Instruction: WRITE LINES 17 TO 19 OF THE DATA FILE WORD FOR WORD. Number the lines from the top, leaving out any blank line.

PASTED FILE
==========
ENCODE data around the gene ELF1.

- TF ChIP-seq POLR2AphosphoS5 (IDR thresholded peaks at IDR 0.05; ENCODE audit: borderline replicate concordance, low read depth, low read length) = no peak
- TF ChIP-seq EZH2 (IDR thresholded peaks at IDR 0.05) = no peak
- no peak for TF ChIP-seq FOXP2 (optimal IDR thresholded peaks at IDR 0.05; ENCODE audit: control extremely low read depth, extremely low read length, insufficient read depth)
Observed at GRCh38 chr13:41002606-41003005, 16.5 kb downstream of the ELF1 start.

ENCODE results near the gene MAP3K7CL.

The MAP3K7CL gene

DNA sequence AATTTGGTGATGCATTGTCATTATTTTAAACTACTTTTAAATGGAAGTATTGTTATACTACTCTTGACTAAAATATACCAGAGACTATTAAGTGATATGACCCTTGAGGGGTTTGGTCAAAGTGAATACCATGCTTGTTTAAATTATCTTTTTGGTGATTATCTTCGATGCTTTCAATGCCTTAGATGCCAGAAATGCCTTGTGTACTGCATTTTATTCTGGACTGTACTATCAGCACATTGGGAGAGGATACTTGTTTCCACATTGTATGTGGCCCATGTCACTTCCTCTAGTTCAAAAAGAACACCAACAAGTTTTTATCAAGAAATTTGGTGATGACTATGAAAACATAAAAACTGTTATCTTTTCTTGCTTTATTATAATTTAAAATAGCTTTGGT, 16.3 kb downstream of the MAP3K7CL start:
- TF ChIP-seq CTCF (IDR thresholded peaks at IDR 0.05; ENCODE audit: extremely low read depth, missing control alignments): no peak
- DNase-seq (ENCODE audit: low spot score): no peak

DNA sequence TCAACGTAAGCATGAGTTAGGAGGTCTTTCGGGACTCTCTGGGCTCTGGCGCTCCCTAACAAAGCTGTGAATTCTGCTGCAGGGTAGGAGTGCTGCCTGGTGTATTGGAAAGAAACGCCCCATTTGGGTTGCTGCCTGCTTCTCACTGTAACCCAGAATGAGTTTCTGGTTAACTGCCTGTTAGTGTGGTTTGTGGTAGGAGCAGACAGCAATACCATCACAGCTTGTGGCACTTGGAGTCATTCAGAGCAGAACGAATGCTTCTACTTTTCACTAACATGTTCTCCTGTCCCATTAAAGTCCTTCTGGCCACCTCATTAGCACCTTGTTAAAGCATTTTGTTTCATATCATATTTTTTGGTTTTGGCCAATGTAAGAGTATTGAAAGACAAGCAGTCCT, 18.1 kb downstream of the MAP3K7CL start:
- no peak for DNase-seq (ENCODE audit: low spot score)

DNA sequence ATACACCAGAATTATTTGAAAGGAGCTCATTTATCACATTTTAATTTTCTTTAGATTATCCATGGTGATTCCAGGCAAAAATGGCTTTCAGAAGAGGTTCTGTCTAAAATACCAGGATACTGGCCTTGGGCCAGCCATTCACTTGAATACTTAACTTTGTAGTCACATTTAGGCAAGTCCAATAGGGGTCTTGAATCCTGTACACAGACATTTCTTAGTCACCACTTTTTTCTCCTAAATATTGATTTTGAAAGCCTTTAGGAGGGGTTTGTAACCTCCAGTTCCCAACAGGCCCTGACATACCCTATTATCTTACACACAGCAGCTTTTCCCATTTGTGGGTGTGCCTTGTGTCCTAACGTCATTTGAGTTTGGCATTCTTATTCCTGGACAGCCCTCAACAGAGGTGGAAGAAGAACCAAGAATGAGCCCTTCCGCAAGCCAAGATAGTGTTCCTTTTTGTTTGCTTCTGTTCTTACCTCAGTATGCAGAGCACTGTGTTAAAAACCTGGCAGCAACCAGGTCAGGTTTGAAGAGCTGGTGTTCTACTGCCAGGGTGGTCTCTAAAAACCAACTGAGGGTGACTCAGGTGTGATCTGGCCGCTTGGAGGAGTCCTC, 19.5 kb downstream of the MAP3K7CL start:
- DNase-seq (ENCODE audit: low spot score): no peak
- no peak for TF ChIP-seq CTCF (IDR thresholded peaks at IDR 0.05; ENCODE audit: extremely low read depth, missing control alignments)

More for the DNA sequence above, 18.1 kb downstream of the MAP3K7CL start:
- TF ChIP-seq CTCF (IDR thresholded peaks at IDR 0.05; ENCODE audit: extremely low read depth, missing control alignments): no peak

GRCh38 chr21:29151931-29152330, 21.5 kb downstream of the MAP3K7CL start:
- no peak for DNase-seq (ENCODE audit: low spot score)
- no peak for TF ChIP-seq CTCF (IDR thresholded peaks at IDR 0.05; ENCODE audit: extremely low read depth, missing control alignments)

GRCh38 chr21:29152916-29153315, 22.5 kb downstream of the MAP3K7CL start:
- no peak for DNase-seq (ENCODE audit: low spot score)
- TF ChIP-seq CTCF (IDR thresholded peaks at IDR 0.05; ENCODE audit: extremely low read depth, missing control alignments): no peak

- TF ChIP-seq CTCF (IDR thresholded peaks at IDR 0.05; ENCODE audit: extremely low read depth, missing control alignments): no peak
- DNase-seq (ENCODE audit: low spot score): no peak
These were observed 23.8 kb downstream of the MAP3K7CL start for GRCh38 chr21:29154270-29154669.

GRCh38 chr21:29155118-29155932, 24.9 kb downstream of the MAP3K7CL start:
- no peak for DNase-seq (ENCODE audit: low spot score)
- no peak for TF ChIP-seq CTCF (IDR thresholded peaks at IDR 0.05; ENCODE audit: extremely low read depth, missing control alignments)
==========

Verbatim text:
- TF ChIP-seq CTCF (IDR thresholded peaks at IDR 0.05; ENCODE audit: extremely low read depth, missing control alignments): no peak

GRCh38 chr21:29151931-29152330, 21.5 kb downstream of the MAP3K7CL start:
- no peak for DNase-seq (ENCODE audit: low spot score)